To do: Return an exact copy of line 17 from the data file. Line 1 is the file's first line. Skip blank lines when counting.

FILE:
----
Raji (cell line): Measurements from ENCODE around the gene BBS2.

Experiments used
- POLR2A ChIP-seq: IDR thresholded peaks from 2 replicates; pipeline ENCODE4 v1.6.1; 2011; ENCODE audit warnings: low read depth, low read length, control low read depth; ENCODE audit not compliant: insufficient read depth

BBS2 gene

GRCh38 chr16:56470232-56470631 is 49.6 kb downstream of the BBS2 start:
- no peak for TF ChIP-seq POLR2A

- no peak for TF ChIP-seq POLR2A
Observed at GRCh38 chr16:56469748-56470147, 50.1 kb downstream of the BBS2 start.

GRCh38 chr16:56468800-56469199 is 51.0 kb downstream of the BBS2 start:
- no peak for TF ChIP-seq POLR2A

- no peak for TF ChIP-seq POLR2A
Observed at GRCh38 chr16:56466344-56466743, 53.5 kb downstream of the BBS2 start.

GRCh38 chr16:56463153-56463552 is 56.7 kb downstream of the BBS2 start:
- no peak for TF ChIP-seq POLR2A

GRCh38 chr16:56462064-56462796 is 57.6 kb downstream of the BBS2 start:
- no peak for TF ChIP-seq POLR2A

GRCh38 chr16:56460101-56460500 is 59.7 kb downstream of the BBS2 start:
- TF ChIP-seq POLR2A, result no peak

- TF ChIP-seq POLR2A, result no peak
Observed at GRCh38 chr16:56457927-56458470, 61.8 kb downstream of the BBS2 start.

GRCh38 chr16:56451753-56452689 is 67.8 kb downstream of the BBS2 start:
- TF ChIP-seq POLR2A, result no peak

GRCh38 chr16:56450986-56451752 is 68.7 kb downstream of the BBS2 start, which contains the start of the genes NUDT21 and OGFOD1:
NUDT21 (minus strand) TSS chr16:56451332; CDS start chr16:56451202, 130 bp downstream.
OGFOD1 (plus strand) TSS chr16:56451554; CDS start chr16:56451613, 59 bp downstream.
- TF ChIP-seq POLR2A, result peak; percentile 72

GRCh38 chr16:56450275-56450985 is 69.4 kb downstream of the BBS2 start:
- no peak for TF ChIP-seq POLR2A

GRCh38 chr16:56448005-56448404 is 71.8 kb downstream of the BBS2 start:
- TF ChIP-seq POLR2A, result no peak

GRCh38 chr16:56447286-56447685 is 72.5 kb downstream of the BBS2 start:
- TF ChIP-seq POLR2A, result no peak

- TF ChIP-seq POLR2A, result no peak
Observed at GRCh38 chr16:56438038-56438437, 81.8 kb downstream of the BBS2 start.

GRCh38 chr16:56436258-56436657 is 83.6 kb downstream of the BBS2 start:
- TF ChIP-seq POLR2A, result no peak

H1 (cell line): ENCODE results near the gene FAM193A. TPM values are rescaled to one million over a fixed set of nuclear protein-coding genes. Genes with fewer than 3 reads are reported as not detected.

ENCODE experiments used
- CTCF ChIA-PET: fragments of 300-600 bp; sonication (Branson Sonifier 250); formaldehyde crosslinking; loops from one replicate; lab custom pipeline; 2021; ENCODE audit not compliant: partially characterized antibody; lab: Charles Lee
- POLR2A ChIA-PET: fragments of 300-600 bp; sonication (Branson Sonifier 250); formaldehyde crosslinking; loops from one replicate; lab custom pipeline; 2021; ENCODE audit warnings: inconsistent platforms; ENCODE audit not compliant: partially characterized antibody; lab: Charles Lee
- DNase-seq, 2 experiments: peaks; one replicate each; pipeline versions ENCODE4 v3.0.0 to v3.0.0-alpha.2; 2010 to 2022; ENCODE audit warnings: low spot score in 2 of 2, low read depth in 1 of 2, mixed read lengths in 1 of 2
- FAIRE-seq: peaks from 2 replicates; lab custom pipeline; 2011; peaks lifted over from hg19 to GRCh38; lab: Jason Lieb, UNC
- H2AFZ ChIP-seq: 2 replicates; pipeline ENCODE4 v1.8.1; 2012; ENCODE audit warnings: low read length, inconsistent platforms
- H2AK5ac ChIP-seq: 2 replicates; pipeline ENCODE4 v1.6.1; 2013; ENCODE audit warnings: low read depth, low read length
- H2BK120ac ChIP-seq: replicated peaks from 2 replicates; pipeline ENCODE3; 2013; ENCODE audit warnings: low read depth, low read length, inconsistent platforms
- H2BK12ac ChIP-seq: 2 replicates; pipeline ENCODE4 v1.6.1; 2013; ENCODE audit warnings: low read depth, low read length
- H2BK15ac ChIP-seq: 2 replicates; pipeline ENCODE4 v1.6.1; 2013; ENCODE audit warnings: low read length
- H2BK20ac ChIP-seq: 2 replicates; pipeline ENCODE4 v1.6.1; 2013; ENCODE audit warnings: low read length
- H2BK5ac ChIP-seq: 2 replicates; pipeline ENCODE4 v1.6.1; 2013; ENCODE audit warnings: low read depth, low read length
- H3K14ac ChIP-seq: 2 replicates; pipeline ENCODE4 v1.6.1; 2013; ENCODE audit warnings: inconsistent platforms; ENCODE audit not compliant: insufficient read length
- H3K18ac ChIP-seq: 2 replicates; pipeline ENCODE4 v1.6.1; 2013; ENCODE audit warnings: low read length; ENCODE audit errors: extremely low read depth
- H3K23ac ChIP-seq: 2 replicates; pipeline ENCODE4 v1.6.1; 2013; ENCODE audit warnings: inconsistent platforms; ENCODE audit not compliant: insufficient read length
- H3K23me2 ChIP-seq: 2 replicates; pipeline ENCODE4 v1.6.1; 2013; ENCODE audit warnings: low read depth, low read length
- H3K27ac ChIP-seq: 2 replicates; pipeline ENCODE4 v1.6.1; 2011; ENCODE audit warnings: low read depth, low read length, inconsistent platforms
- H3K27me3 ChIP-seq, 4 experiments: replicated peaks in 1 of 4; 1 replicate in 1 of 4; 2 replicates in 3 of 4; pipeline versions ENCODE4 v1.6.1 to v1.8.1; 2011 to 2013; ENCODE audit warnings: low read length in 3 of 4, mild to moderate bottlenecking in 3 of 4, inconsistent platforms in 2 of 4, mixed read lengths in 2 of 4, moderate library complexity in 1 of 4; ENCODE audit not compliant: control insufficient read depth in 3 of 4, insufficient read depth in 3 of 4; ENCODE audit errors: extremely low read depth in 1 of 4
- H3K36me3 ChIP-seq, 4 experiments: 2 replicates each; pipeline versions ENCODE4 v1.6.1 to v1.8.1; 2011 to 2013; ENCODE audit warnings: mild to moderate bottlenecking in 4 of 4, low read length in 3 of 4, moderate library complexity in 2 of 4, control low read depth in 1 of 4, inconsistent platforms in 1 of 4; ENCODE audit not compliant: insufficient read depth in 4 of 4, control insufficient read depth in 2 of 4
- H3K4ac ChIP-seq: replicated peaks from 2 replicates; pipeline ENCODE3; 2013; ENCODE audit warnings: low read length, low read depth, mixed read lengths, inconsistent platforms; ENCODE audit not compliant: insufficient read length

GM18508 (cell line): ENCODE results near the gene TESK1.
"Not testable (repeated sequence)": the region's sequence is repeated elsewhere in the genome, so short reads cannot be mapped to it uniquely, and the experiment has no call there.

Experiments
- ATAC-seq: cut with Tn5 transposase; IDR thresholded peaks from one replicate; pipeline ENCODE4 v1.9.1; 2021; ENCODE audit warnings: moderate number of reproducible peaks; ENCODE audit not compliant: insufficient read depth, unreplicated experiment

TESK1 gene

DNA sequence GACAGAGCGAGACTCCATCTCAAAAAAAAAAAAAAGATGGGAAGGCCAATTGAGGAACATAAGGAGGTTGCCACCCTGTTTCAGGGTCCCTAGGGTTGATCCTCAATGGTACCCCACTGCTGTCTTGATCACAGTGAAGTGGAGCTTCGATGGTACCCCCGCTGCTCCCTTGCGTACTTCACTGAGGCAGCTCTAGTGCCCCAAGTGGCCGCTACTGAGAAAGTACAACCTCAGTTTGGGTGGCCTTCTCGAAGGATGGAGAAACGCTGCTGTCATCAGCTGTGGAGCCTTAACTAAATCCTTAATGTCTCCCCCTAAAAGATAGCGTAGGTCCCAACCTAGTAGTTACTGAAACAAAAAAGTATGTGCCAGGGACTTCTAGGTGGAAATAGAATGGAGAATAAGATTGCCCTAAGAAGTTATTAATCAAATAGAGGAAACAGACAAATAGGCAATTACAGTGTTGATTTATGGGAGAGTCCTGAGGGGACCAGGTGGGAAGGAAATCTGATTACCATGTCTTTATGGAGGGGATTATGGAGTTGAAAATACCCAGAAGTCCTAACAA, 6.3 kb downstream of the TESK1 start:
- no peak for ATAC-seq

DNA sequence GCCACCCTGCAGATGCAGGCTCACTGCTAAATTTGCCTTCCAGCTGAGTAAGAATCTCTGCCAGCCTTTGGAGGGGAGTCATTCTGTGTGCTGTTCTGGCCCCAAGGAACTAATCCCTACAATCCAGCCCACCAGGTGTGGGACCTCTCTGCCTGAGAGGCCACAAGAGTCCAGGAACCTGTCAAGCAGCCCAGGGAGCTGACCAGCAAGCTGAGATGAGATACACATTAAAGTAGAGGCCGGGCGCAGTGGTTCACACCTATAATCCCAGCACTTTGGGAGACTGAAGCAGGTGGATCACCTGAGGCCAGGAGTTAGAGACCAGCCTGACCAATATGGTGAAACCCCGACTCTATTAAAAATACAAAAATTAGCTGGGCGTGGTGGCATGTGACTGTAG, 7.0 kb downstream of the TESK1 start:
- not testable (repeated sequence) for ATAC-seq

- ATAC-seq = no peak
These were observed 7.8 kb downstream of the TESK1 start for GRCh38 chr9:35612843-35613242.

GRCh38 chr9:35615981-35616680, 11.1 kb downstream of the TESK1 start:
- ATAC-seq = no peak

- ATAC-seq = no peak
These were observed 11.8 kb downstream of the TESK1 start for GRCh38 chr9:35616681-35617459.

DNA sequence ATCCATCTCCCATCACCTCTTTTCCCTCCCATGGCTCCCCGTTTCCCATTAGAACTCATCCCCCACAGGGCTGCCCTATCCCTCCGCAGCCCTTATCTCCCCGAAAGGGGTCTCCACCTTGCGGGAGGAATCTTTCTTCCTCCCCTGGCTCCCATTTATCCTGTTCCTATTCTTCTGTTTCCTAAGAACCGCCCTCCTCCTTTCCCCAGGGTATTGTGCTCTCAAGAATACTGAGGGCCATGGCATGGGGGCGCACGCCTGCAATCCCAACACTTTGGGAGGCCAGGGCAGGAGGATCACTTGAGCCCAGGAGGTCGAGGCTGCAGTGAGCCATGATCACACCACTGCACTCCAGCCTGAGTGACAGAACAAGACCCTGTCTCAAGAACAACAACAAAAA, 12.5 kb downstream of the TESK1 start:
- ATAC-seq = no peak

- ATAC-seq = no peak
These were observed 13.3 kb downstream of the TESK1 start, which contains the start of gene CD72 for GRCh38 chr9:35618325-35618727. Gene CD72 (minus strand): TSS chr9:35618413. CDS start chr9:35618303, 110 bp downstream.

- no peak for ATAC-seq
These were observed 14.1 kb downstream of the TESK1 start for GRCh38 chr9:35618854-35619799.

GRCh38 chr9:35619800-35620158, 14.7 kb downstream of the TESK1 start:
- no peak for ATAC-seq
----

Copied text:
GRCh38 chr16:56460101-56460500 is 59.7 kb downstream of the BBS2 start: